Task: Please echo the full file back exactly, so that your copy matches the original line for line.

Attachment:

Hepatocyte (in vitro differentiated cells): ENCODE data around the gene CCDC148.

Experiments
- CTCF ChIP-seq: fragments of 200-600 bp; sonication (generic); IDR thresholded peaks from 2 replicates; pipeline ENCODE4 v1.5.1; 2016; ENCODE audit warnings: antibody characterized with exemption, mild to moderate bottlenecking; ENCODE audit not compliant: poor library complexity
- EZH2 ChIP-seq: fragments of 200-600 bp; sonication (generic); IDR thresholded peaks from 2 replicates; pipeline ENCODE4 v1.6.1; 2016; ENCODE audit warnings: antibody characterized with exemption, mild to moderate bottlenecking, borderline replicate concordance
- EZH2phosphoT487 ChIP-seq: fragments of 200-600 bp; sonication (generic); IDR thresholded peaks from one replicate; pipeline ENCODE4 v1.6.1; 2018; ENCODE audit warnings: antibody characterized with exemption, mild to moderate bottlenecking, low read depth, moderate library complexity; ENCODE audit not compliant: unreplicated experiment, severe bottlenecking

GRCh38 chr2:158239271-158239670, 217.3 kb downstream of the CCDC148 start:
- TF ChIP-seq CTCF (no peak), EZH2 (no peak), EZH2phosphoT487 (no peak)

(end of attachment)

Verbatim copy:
Hepatocyte (in vitro differentiated cells): ENCODE data around the gene CCDC148.

Experiments
- CTCF ChIP-seq: fragments of 200-600 bp; sonication (generic); IDR thresholded peaks from 2 replicates; pipeline ENCODE4 v1.5.1; 2016; ENCODE audit warnings: antibody characterized with exemption, mild to moderate bottlenecking; ENCODE audit not compliant: poor library complexity
- EZH2 ChIP-seq: fragments of 200-600 bp; sonication (generic); IDR thresholded peaks from 2 replicates; pipeline ENCODE4 v1.6.1; 2016; ENCODE audit warnings: antibody characterized with exemption, mild to moderate bottlenecking, borderline replicate concordance
- EZH2phosphoT487 ChIP-seq: fragments of 200-600 bp; sonication (generic); IDR thresholded peaks from one replicate; pipeline ENCODE4 v1.6.1; 2018; ENCODE audit warnings: antibody characterized with exemption, mild to moderate bottlenecking, low read depth, moderate library complexity; ENCODE audit not compliant: unreplicated experiment, severe bottlenecking

GRCh38 chr2:158239271-158239670, 217.3 kb downstream of the CCDC148 start:
- TF ChIP-seq CTCF (no peak), EZH2 (no peak), EZH2phosphoT487 (no peak)